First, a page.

Deep in the Heart
Can I have everyone's attention, please!" calls a waitress. It is the height of the lunch hour at Vernon's Kuntry Katfish. She puts her hand on the shoulder of a white-haired matriarch sitting at a large table with her children, grandchildren, and two newborn great-grandchildren. "This is Gladys," the waitress shouts above the din. "Today is her birthday, so can you all please help me sing to her?" Throughout the restaurant, forks drop and iced-tea tumblers clink down on laminate tables as a hundred people break out in a round of "Happy Birthday." Gladys beams with joy. She blows out the single candle on her cupcake and offers a shy wave of thanks to the friends and strangers who have serenaded her. Within two seconds of the song's end, the room is once again filled with the racket of happy eaters.
By Jane and Michael Stern
Originally Published 1999 Gourmet Magazine
Can I have everyone’s attention, please!” calls a waitress. It is the height of the lunch hour at Vernon’s Kuntry Katfish. She puts her hand on the shoulder of a white-haired matriarch sitting at a large table with her children, grandchildren, and two newborn great-grandchildren. “This is Gladys,” the waitress shouts above the din. “Today is her birthday, so can you all please help me sing to her?” Throughout the restaurant, forks drop and iced-tea tumblers clink down on laminate tables as a hundred people break out in a round of “Happy Birthday.” Gladys beams with joy. She blows out the single candle on her cupcake and offers a shy wave of thanks to the friends and strangers who have serenaded her. Within two seconds of the song’s end, the room is once again filled with the racket of happy eaters.
The restaurant is crowded, as it always is at lunch, but there is a strange demographic tilt to the pack of patrons on this day, the first Saturday in November: A large majority of the people eating at Vernon’s are women, occupying tables by twos, threes, and fours. That’s because the first Saturday in November is the opening day of hunting season in Texas, and a lot of Conroe’s menfolk are out in the country stalking deer.
Vernon’s began as a convenience store for the outdoor set. Known as Vernon’s One Stop, it sold ammo, bait, tackle, and barbecue sandwiches to people heading from Houston to Lake Conroe; it also provided a refuge where anglers could commiserate with Vernon Bowers about the big bass or crappie that got away. One day in the early 1980s, Bowers and a pal were watching the traffic go by when they had a brainstorm. Wouldn’t all those campers really appreciate a nice catfish supper?
Lake Conroe, created in 1973 by the damming of the San Jacinto River, has become known as “Houston’s Playground.” Fair-weather fun includes boating, waterskiing, golf, and the biggest bass-fishing tournament in Texas. Lazy Route 105 has been widened into six fast lanes. And the restaurant Bowers and his friend conceived, just down the road from where the One Stop was, is now well established as a destination treasured not only by weekend vacationers but by hungry Aggies from Texas A&M in nearby College Station, as well as adventurous city folk who crave a true country … er, kuntry meal.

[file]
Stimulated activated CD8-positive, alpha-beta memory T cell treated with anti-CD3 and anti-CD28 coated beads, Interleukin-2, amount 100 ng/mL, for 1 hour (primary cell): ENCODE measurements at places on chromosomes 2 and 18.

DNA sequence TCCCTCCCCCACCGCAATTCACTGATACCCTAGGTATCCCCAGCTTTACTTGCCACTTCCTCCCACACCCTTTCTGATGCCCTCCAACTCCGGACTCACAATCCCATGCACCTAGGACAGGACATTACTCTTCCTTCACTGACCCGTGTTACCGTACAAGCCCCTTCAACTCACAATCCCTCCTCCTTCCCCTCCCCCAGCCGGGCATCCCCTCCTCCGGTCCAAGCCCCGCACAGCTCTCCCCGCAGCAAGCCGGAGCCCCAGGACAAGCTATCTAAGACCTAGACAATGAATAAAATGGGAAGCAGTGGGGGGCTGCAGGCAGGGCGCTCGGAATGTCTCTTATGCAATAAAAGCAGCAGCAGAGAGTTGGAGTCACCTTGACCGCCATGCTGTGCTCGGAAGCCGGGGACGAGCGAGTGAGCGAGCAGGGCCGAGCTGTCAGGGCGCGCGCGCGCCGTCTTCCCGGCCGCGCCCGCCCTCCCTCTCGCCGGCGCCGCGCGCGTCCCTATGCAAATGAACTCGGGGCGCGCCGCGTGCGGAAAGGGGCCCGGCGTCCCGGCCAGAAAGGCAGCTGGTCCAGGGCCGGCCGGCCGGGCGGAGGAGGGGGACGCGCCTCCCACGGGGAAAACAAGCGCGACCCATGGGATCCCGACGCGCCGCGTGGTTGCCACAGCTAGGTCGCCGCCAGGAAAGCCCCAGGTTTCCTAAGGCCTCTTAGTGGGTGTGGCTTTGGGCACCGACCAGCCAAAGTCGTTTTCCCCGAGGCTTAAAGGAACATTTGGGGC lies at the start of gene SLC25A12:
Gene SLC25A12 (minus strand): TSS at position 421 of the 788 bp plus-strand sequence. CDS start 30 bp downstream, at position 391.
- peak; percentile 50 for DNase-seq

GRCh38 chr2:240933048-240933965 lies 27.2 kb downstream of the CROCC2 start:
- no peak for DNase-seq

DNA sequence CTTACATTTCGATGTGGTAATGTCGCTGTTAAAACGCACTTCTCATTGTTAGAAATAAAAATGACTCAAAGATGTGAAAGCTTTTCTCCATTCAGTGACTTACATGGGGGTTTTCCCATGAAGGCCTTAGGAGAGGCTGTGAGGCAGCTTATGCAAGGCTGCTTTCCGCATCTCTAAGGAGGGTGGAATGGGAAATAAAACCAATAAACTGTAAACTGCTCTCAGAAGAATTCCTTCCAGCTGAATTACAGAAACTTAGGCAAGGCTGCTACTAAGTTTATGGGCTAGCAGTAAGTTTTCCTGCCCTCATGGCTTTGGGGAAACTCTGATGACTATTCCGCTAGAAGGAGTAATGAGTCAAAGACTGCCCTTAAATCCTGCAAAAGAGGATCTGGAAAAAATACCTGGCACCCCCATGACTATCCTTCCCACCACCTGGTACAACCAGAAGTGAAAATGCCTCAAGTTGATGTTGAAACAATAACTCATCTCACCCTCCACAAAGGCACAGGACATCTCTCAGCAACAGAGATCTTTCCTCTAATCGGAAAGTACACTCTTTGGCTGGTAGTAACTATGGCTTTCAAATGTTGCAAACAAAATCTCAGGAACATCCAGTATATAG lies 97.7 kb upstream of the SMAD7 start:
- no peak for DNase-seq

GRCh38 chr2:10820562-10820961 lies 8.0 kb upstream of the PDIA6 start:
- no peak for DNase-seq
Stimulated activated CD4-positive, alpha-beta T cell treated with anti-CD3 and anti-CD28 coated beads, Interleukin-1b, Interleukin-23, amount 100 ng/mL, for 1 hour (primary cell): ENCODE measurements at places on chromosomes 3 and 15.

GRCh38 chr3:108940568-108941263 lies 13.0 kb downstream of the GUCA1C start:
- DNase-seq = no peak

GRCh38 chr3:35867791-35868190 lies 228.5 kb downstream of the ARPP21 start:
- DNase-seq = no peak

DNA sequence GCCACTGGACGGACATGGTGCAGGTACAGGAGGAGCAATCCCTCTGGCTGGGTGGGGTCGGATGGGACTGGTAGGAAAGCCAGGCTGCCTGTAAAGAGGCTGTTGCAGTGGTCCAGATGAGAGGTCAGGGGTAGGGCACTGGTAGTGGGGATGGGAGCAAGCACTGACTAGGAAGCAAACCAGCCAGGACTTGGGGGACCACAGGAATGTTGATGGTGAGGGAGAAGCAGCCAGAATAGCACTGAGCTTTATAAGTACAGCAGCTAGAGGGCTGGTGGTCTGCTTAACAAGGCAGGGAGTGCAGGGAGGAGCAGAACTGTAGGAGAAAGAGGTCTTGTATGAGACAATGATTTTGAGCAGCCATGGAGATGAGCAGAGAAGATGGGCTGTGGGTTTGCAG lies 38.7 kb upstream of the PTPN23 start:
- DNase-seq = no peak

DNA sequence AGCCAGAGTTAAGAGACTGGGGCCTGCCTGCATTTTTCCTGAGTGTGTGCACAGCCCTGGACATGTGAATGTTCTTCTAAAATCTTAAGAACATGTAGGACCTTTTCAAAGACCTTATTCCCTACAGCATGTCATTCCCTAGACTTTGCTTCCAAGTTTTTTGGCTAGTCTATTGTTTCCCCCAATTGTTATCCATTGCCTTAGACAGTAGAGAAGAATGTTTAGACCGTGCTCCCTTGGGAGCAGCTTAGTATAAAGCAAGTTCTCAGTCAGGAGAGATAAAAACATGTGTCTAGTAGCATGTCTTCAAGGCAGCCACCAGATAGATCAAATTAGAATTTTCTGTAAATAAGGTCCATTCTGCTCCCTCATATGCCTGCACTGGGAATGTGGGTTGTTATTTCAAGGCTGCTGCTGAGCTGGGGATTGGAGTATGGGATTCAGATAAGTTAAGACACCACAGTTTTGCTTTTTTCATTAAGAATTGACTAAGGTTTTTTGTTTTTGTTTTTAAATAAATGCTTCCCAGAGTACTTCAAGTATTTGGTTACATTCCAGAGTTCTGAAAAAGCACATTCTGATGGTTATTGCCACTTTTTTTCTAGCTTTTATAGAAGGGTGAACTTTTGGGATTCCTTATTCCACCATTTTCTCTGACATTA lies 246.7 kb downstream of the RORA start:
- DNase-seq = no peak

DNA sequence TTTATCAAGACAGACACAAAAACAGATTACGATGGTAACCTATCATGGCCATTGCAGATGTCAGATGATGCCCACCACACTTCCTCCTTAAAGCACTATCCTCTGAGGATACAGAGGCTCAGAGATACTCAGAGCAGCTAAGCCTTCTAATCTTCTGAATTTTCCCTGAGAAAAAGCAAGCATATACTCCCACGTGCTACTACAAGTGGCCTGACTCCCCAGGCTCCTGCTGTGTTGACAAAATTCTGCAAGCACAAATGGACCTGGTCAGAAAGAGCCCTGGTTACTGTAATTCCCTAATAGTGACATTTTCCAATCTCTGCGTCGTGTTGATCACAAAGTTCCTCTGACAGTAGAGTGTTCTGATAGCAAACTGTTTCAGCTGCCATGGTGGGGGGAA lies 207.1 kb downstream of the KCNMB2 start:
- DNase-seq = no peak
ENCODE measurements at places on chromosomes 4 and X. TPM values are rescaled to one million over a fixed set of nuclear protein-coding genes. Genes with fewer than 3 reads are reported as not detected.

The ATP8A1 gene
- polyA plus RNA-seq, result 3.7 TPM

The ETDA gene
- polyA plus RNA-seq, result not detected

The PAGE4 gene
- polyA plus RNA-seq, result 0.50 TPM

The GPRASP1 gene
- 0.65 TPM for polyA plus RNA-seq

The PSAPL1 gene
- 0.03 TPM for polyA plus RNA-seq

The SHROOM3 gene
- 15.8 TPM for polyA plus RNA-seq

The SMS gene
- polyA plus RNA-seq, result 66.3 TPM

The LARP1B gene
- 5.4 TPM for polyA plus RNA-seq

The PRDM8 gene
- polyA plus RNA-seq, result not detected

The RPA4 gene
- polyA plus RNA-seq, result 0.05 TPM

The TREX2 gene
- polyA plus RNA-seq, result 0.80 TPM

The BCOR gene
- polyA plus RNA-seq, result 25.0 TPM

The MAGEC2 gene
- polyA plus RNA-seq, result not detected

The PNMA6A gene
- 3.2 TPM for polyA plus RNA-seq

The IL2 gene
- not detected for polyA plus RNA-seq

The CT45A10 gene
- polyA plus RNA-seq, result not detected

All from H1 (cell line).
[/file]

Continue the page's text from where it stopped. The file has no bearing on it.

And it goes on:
Opened as a one-room, ten-table café serving only catfish, chicken-fried steak, and hamburgers, Vernon’s Kuntry Katfish has expanded four times since opening in 1984. The dirt parking lot has been paved, and a large vestibule has been added where people can wait for a table. A thousand meals are served on a good day.
“The people know a good thing when they taste it,” says Senator Phil Gramm of Texas in answering our request for a true Lone Star State eating experience. Vernon’s Kuntry Katfish is his choice. “For the vegetables!” he exclaims, extolling the kitchen’s daily selection of such down-home delights as turnip greens, northern beans, and pickled green tomatoes. “It’s hard to get good vegetables like this anymore,” he says.
“And just look at this catfish,” adds his wife, Wendy, who, like her husband, taught economics at Texas A&M before entering public service (she was chairperson of the U.S. Commodity Futures Trading Commission during the Reagan and Bush administrations). She pokes at a thick, sandy-surfaced piece of fried fish, prodding it just ‘hard enough with her fork to crack the fillet’s exterior and reveal glistening white meat, venting aromatic steam into the air. “Look how plump it is, look how it falls into nice, big flakes.” Vernon’s white shank fillets, cut from fish farm-raised in Mississippi, are tightly hugged by a flour-and-corn-meal crust with just enough seasoned zest to amplify their essential sweetness. The meat itself is so flavorful that even the menu’s anomalous broiled catfish, merely seasoned and without the added luxury of the mud puppy’s traditional breading and hot-oil bath, has a voluptuous richness reminiscent of prime beef.